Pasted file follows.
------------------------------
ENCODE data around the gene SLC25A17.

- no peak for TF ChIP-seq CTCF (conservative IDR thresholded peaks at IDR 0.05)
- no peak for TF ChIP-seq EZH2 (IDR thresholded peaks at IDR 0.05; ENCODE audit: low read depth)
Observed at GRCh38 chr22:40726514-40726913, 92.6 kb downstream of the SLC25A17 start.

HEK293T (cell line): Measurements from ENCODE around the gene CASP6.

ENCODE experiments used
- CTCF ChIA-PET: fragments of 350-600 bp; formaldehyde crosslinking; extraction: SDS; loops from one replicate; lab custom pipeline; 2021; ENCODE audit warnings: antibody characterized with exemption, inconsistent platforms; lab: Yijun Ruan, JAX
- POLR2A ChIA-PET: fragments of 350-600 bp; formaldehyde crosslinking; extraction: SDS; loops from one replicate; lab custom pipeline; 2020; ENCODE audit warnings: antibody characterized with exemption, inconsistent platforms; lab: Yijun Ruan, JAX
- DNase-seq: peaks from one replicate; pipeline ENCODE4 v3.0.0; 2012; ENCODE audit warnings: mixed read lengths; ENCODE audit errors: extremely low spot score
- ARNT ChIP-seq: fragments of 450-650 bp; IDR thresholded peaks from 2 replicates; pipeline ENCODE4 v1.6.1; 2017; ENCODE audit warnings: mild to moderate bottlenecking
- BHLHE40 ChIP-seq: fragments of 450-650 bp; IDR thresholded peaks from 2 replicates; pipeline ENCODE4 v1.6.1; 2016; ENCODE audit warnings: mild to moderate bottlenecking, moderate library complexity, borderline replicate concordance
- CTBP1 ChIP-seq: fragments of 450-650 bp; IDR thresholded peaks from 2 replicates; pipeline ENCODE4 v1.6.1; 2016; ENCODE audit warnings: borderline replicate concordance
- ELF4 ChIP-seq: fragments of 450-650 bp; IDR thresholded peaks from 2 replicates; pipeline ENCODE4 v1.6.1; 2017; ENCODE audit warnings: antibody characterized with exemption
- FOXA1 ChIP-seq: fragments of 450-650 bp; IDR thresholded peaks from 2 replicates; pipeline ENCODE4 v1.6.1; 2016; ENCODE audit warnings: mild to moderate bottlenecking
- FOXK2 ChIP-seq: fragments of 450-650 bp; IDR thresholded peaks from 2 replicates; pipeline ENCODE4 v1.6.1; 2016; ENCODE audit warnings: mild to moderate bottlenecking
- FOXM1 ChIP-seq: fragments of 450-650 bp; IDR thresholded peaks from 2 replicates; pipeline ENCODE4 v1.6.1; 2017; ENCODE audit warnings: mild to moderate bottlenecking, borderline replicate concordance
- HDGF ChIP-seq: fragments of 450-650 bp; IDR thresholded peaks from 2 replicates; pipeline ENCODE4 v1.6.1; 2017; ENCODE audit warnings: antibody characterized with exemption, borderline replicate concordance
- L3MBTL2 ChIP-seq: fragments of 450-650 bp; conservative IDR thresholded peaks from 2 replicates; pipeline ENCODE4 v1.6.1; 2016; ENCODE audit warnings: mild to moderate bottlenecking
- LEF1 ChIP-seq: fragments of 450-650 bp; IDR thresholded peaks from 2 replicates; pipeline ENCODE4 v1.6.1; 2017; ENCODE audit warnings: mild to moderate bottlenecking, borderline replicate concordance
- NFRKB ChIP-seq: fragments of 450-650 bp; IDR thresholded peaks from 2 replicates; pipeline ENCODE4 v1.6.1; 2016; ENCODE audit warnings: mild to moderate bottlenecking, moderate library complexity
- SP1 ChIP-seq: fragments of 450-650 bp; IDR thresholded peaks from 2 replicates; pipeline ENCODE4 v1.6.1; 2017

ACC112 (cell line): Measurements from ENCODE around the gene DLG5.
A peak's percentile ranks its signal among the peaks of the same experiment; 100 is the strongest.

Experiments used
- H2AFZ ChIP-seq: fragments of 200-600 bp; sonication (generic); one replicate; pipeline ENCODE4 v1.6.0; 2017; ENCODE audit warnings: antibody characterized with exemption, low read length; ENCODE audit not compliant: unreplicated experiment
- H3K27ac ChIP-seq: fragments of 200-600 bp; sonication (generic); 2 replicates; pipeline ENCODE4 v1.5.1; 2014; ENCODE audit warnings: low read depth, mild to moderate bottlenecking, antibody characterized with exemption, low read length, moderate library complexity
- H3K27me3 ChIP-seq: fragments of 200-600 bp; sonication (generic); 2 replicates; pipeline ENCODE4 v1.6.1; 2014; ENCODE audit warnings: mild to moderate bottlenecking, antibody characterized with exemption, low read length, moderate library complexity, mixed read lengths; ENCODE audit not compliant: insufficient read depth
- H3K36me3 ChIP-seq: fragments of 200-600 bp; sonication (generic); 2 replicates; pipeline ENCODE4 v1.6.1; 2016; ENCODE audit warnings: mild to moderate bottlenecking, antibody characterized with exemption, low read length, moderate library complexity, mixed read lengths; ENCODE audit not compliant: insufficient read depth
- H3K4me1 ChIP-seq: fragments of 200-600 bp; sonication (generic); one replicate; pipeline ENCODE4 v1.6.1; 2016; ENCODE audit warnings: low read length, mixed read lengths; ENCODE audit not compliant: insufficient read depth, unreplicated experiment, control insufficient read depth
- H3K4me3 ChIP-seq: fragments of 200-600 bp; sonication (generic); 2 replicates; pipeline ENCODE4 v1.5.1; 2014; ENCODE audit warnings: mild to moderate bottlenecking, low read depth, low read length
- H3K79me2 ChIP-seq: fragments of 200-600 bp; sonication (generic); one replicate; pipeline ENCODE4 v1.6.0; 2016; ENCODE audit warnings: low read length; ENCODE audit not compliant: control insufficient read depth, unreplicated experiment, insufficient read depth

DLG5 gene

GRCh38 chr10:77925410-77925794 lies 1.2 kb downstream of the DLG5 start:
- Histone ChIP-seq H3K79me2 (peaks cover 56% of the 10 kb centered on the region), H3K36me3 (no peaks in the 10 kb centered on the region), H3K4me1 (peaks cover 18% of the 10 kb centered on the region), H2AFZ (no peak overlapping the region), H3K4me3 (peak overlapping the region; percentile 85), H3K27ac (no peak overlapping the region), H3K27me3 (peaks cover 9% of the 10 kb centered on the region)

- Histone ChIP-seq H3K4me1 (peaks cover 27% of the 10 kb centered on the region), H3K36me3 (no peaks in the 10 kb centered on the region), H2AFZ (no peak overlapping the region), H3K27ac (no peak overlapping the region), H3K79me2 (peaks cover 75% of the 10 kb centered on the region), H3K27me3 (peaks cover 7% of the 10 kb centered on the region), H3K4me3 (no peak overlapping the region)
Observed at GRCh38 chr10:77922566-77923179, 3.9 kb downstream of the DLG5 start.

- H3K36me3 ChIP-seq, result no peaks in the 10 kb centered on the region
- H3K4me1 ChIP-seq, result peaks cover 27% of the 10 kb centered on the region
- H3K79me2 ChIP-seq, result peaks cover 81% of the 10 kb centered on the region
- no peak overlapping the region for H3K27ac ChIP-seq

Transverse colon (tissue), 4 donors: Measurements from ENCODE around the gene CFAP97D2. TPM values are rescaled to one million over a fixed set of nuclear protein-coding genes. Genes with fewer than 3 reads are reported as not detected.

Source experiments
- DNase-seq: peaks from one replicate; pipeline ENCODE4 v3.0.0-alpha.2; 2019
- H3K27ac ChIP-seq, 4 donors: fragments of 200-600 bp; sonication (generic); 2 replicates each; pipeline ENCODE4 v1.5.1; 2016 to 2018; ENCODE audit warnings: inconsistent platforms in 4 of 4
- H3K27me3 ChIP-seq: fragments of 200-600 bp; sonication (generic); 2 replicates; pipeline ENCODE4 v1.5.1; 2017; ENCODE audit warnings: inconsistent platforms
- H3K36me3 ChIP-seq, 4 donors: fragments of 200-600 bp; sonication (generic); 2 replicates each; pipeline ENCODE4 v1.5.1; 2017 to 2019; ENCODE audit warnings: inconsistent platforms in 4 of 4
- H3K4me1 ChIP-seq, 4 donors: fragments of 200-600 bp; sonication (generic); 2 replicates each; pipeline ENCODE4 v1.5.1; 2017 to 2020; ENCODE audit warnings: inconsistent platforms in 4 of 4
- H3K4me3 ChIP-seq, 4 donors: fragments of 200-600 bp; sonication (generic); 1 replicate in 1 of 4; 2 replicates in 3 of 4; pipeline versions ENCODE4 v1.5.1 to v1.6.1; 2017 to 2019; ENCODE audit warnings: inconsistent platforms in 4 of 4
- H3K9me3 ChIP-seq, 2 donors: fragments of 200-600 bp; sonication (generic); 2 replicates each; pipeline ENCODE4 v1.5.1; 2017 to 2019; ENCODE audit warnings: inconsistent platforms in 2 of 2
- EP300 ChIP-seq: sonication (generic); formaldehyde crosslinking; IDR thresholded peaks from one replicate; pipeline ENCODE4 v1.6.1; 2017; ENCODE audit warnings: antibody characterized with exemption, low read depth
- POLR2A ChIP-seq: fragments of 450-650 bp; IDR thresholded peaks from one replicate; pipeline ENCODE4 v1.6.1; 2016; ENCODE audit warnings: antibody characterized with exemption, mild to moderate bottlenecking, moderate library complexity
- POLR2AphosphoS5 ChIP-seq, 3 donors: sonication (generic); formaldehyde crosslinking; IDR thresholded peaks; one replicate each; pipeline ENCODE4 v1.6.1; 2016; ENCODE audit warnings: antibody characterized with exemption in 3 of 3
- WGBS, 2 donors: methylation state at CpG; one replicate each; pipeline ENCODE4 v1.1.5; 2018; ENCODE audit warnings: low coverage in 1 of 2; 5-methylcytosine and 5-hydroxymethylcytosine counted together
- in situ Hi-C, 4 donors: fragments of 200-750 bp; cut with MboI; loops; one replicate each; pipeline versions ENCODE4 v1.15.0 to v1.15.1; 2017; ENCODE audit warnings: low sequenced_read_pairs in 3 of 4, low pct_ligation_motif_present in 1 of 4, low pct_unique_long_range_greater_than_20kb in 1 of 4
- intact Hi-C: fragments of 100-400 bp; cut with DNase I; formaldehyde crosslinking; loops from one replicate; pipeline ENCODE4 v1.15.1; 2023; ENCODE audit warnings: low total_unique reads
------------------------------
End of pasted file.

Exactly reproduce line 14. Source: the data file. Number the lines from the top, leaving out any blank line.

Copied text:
- FOXA1 ChIP-seq: fragments of 450-650 bp; IDR thresholded peaks from 2 replicates; pipeline ENCODE4 v1.6.1; 2016; ENCODE audit warnings: mild to moderate bottlenecking